Very few of the boys slept last night on account of the cold, caused by the hatches being wide open. We are now waiting outside Le Havre to disembark. Arrived at the wharf after considerable rolling about in the bay. Heavy seas. Landed about 4 pm
Very few people about: marched up town to barracks. People begging souvenirs try to tear them from us, such as buttons, cap & collar badges. Many a hundred women draped in black & lots of shops are closed. Heavy marching up the hill for 4 miles. Arrived camp 6 pm. Lot of waiting around in the bitter cold. In tents at last. 2 blankets per man. No tea nor supper. Raining. Camp muddy. No sleep. Wet blankets. Sent postcards and letter to England.
Left Morn Hill Camp at 10 am in full marching order, carrying 130 rounds of ammunition in clips. Passing thro’ Winchester we got a rousing reception & also at Villages enroute to Southampton. At latter place the people turned out in thousands, shaking hands with the troops and giving hot tea & biscuits, cigarettes etc; arrived at the docks at 5 pm & embarked at 7 pm. No tea till 8 pm. The first meal since leaving camp. Our berths consist of cattle stalls with open hatchway thro’ which the rain & wind came uninvited. The meals were under true active service conditions & consisted of biscuits and corned beef. The Kings Royal Rifles are alongside us on another ship. They also came with us from Morn Hill Winchester & marched the 14 miles to Southampton.
*Morn Hill Camp – The Morn Hill Camp was a transit camp built close to the city of Winchester, England for British troops headed towards the Western front. In 1917 the Morn Hill camp was transferred to the US Army for its use. Over two million troops passed though during the duration of the war and a Hospital was even built at Morn Hill specifically for soldiers suffering from illness rather than Injury.
Arrive in Le Havre & march up a steep hill to a camp. Boys “all in” with fatigue. Get splendid reception Nearly mobbed for souvenirs
They sing the Marseillaise for us.
*La Marseillaise – The national anthem of France
[this entry seems to be out of order, as the next has Draycott leaving Southhampton]
>> à cont’d in another diary.
Rise early & Regiment marches to Southampton – 12 miles.
Get splendid reception
Women & children meet us with hot coffee, bread & butter, sandwiches, cake and fruit. Give them many rousing cheers and sing ‘Hail Hail the gangs all here!” & what the hell do we care etc. Embark on S.S Cardiganshire for Le Havre at 7:15 pm. Rain at night
*Le Havre – A port city on the northwestern cost of France. During WWI it was an important base for English, French and Russian soldiers and war ships.
Transferred to the Princess Patricia’s Canadian Light Infantry. Allotted to No. 2 Company. with Regimental No. 883.
Had good night’s sleep & 1st for a week or more. I sent daily postcards to Ernest. Sent £10 Postal Order to Maud Draycot of Seagrave.
Went to Princess Patricia’s Canadian Light Infantry camp & obtained transfer documents. Spoke to the Colonel & other Officers. Back to Rifle Depot 3:30 pm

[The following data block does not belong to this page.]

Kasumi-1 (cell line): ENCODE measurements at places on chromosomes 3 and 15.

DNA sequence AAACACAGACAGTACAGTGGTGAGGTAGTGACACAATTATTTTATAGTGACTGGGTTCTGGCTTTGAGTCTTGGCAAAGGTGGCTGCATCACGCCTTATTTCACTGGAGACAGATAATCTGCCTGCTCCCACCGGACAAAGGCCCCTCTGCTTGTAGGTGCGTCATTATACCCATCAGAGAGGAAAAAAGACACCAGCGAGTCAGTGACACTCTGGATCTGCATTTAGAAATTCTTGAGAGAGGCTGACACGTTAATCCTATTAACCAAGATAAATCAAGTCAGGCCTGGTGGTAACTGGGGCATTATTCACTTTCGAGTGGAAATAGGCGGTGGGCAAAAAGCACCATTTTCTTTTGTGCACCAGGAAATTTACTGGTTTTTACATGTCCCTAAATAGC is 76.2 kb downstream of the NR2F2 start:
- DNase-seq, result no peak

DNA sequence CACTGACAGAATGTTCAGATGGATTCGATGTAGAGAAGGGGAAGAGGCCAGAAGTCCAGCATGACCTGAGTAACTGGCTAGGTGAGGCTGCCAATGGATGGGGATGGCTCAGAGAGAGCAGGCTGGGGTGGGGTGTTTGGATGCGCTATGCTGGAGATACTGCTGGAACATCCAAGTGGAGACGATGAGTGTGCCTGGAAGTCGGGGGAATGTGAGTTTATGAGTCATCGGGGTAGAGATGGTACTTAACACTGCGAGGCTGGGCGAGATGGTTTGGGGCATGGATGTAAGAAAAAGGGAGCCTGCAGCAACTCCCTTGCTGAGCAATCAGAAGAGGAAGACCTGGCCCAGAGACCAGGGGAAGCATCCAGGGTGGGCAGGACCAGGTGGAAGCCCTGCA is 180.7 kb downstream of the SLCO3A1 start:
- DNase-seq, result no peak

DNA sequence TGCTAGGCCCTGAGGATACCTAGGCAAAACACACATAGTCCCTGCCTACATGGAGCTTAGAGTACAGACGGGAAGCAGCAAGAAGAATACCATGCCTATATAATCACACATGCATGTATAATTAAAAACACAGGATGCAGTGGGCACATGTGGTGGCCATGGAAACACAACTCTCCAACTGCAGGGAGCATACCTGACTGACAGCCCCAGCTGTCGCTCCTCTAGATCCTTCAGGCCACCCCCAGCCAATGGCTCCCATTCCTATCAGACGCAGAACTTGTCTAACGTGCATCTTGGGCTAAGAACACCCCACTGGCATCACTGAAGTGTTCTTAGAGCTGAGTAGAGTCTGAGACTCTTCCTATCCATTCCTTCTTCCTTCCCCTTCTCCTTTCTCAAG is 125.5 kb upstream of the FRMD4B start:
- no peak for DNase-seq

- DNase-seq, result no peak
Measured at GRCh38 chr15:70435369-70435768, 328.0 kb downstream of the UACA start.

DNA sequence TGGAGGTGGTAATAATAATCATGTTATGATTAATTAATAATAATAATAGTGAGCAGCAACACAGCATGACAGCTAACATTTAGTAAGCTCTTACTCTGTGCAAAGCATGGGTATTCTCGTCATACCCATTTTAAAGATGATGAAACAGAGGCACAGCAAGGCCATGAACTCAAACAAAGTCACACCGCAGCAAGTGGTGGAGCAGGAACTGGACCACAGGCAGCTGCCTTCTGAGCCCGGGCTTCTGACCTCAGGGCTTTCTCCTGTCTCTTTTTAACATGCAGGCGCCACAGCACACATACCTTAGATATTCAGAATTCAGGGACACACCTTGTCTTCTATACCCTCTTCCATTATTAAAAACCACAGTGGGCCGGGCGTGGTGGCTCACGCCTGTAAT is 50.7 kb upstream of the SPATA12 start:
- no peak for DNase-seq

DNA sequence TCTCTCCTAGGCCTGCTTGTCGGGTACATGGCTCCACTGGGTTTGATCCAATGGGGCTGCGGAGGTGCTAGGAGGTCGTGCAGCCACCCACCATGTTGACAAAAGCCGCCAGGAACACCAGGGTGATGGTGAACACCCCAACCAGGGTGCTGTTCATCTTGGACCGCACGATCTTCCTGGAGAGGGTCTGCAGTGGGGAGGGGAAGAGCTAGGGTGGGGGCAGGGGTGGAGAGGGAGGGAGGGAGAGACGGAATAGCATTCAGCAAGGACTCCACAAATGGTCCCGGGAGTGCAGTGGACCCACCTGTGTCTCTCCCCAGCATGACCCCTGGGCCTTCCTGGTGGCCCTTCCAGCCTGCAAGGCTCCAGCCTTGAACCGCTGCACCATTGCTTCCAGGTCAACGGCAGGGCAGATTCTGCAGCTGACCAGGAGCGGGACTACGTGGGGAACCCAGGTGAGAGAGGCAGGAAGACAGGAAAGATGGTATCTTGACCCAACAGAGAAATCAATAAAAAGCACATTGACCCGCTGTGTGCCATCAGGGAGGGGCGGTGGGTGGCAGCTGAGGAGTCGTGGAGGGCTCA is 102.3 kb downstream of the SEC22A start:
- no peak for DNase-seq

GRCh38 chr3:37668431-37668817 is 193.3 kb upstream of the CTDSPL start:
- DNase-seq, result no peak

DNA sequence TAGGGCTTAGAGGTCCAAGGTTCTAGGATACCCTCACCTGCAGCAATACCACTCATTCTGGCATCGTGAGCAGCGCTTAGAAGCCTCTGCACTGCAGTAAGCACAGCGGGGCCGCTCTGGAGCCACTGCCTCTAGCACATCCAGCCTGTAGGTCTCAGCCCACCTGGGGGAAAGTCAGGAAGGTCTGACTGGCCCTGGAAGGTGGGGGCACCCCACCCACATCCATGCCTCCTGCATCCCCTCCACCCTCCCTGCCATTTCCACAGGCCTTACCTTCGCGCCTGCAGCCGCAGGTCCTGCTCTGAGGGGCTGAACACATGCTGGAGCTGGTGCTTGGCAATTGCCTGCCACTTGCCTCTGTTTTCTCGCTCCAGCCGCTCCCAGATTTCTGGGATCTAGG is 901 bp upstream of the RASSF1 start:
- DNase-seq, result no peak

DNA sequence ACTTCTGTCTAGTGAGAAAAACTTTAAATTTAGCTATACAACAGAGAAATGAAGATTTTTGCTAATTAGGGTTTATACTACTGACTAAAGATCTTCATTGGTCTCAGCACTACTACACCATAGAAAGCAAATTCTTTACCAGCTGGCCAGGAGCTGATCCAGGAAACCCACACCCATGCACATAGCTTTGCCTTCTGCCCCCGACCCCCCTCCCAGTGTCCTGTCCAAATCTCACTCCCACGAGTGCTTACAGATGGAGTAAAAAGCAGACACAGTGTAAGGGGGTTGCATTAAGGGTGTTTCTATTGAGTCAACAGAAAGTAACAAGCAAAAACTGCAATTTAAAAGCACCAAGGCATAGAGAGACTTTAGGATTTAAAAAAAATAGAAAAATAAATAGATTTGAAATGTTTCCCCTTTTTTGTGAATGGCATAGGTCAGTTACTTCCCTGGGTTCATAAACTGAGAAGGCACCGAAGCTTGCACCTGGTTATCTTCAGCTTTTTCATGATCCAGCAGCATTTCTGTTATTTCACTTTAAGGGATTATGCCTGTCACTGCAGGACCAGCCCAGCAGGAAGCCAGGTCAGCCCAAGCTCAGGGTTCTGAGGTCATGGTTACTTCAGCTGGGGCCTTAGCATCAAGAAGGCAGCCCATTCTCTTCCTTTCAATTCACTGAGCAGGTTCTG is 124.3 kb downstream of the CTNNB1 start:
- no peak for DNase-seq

Saw the Commanding Officer of the Company at 11 am. He enquires regarding my transfer. I go to the 4th Kings Royal Rifles camp at 2 pm & see Captain C.V.L Poe, Captain C.J.T.R Wingfield & Lieutenants Jones & Smith. Have an interesting chat with them, Especially Captain Poe. I also meet other Non- Commissioned Officers whom I knew. I go to the camp of Princess Patricia’s Canadian Light Infantry 4th Battalion & saw Sergeant Major Eames regarding transfer. Camps are very muddy 6“to 9” deep. Back to Rifle Depot at 6 pm. Changed & out to town.
Up at 7 am had bad night on account of man who continually had fits during the night.
Received letter from the Sergeant Major of the Princess Patricia Canadian Light Infantry. I go to Orderly room and receive orders to wait for transfer. Waiting for Colonel of P.P.C.L.I. to give his consent.
I go out at 2 pm & have a stroll round.
I visit the Cathedral & attend divine serve. To tea at a refreshment room where the ladies are daughters & wives of nobility.
*P.P.C.L.I. – Princess Patricia’s Canadian Light Infantry – During August of 1914 Captain Andrew Hamilton Gault offered to provide $100,000 to finance and equip a battalion for overseas services in WWI. The government accepted and the battalion was quickly mobilized, arriving in England October 18th 1914. They left for France on December 21st and at that time were the only Canadian infantry unit on the battlefield.
Raining heavily all day.
I rise at 9 am. Have a regular family chat about Draycots & etc: I remodel the family tree with Ernest.
Have a nice day all thro’ & loath to leave. Have tea at 4:15 pm say good bye and catch the 5 pm train for Winchester where I arrive at 7:30 pm. Nothing is said at Barracks re my absence.
Doing nothing all morning.
Leave Winchester at 3:30 pm for Gosport.
Where I arrive at 5 pm
Well received by Ernest & the [Neates]. Told my tale of woe and amused them generally.
To Bed at 10:30 pm. Had a good night’s rest. Raining heavily.